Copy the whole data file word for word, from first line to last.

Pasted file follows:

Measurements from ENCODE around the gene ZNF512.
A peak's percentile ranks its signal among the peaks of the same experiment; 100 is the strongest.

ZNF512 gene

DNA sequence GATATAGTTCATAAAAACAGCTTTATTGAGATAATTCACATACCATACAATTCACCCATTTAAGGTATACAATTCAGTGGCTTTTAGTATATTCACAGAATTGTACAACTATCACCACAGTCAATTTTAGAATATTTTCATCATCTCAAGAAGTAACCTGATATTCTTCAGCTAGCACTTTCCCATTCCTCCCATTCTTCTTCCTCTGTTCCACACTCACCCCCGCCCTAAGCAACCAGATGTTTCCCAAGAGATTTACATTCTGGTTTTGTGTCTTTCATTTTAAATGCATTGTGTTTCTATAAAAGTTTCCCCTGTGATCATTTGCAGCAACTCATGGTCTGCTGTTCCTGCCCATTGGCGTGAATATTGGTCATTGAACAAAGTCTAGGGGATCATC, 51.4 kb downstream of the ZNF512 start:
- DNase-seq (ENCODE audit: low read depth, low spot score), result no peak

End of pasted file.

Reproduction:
Measurements from ENCODE around the gene ZNF512.
A peak's percentile ranks its signal among the peaks of the same experiment; 100 is the strongest.

ZNF512 gene

DNA sequence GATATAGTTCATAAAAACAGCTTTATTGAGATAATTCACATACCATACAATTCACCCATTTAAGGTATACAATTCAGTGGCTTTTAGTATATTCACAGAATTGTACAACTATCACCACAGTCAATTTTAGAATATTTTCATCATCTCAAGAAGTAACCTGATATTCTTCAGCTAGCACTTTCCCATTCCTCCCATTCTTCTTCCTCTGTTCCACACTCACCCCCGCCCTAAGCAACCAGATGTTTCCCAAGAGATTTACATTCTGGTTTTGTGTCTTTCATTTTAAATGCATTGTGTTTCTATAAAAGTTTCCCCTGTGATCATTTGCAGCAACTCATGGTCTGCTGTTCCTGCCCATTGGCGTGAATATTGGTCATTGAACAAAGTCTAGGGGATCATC, 51.4 kb downstream of the ZNF512 start:
- DNase-seq (ENCODE audit: low read depth, low spot score), result no peak